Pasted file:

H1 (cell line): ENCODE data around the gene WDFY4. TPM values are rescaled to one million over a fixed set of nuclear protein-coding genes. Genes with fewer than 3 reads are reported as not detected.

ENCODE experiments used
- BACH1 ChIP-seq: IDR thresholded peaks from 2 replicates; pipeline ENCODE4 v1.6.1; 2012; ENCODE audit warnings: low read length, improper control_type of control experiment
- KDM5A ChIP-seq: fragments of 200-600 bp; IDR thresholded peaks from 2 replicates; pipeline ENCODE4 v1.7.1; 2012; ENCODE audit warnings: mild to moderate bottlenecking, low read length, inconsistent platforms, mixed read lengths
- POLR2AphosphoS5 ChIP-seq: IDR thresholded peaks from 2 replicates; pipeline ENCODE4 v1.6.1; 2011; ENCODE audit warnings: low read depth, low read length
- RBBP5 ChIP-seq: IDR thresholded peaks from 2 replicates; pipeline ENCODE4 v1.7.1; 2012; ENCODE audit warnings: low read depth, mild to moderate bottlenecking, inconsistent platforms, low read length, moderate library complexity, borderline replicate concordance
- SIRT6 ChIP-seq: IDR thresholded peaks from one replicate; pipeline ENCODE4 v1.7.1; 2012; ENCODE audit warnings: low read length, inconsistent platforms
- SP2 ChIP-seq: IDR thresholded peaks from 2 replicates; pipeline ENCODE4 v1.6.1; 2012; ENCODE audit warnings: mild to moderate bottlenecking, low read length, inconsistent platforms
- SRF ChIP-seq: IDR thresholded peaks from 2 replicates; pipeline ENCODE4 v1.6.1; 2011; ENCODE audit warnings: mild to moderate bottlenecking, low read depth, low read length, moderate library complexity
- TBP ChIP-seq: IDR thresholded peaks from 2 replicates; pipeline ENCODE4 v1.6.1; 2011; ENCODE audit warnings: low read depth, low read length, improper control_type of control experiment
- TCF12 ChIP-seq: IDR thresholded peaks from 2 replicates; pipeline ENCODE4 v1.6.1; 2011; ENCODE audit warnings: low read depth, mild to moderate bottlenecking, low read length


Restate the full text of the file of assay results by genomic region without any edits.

H1 (cell line): ENCODE data around the gene WDFY4. TPM values are rescaled to one million over a fixed set of nuclear protein-coding genes. Genes with fewer than 3 reads are reported as not detected.

ENCODE experiments used
- BACH1 ChIP-seq: IDR thresholded peaks from 2 replicates; pipeline ENCODE4 v1.6.1; 2012; ENCODE audit warnings: low read length, improper control_type of control experiment
- KDM5A ChIP-seq: fragments of 200-600 bp; IDR thresholded peaks from 2 replicates; pipeline ENCODE4 v1.7.1; 2012; ENCODE audit warnings: mild to moderate bottlenecking, low read length, inconsistent platforms, mixed read lengths
- POLR2AphosphoS5 ChIP-seq: IDR thresholded peaks from 2 replicates; pipeline ENCODE4 v1.6.1; 2011; ENCODE audit warnings: low read depth, low read length
- RBBP5 ChIP-seq: IDR thresholded peaks from 2 replicates; pipeline ENCODE4 v1.7.1; 2012; ENCODE audit warnings: low read depth, mild to moderate bottlenecking, inconsistent platforms, low read length, moderate library complexity, borderline replicate concordance
- SIRT6 ChIP-seq: IDR thresholded peaks from one replicate; pipeline ENCODE4 v1.7.1; 2012; ENCODE audit warnings: low read length, inconsistent platforms
- SP2 ChIP-seq: IDR thresholded peaks from 2 replicates; pipeline ENCODE4 v1.6.1; 2012; ENCODE audit warnings: mild to moderate bottlenecking, low read length, inconsistent platforms
- SRF ChIP-seq: IDR thresholded peaks from 2 replicates; pipeline ENCODE4 v1.6.1; 2011; ENCODE audit warnings: mild to moderate bottlenecking, low read depth, low read length, moderate library complexity
- TBP ChIP-seq: IDR thresholded peaks from 2 replicates; pipeline ENCODE4 v1.6.1; 2011; ENCODE audit warnings: low read depth, low read length, improper control_type of control experiment
- TCF12 ChIP-seq: IDR thresholded peaks from 2 replicates; pipeline ENCODE4 v1.6.1; 2011; ENCODE audit warnings: low read depth, mild to moderate bottlenecking, low read length